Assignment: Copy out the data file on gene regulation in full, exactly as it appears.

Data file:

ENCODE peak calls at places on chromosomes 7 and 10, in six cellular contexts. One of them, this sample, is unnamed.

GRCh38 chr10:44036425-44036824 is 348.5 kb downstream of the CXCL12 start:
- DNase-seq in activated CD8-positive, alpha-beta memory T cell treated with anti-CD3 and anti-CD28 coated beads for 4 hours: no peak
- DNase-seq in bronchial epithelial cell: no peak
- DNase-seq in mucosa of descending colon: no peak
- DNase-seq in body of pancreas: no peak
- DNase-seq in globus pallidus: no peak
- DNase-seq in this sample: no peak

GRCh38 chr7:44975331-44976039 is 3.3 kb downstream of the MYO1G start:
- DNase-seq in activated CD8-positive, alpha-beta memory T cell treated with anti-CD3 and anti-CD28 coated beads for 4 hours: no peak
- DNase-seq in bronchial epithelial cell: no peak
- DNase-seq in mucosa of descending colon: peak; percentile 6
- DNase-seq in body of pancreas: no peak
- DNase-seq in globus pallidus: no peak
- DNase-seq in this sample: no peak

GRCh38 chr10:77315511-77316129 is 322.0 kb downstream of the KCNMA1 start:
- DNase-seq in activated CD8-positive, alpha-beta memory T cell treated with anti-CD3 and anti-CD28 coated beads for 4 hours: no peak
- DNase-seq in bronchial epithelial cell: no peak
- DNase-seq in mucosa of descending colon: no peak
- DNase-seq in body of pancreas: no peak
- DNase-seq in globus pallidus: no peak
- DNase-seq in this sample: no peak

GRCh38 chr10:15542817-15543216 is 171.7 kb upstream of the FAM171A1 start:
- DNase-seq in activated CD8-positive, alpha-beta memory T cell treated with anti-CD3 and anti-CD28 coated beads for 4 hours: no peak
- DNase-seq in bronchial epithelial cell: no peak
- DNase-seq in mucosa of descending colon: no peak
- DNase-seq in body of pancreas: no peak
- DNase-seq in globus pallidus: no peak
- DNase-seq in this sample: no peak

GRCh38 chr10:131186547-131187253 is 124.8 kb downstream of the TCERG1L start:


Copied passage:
ENCODE peak calls at places on chromosomes 7 and 10, in six cellular contexts. One of them, this sample, is unnamed.

GRCh38 chr10:44036425-44036824 is 348.5 kb downstream of the CXCL12 start:
- DNase-seq in activated CD8-positive, alpha-beta memory T cell treated with anti-CD3 and anti-CD28 coated beads for 4 hours: no peak
- DNase-seq in bronchial epithelial cell: no peak
- DNase-seq in mucosa of descending colon: no peak
- DNase-seq in body of pancreas: no peak
- DNase-seq in globus pallidus: no peak
- DNase-seq in this sample: no peak

GRCh38 chr7:44975331-44976039 is 3.3 kb downstream of the MYO1G start:
- DNase-seq in activated CD8-positive, alpha-beta memory T cell treated with anti-CD3 and anti-CD28 coated beads for 4 hours: no peak
- DNase-seq in bronchial epithelial cell: no peak
- DNase-seq in mucosa of descending colon: peak; percentile 6
- DNase-seq in body of pancreas: no peak
- DNase-seq in globus pallidus: no peak
- DNase-seq in this sample: no peak

GRCh38 chr10:77315511-77316129 is 322.0 kb downstream of the KCNMA1 start:
- DNase-seq in activated CD8-positive, alpha-beta memory T cell treated with anti-CD3 and anti-CD28 coated beads for 4 hours: no peak
- DNase-seq in bronchial epithelial cell: no peak
- DNase-seq in mucosa of descending colon: no peak
- DNase-seq in body of pancreas: no peak
- DNase-seq in globus pallidus: no peak
- DNase-seq in this sample: no peak

GRCh38 chr10:15542817-15543216 is 171.7 kb upstream of the FAM171A1 start:
- DNase-seq in activated CD8-positive, alpha-beta memory T cell treated with anti-CD3 and anti-CD28 coated beads for 4 hours: no peak
- DNase-seq in bronchial epithelial cell: no peak
- DNase-seq in mucosa of descending colon: no peak
- DNase-seq in body of pancreas: no peak
- DNase-seq in globus pallidus: no peak
- DNase-seq in this sample: no peak

GRCh38 chr10:131186547-131187253 is 124.8 kb downstream of the TCERG1L start: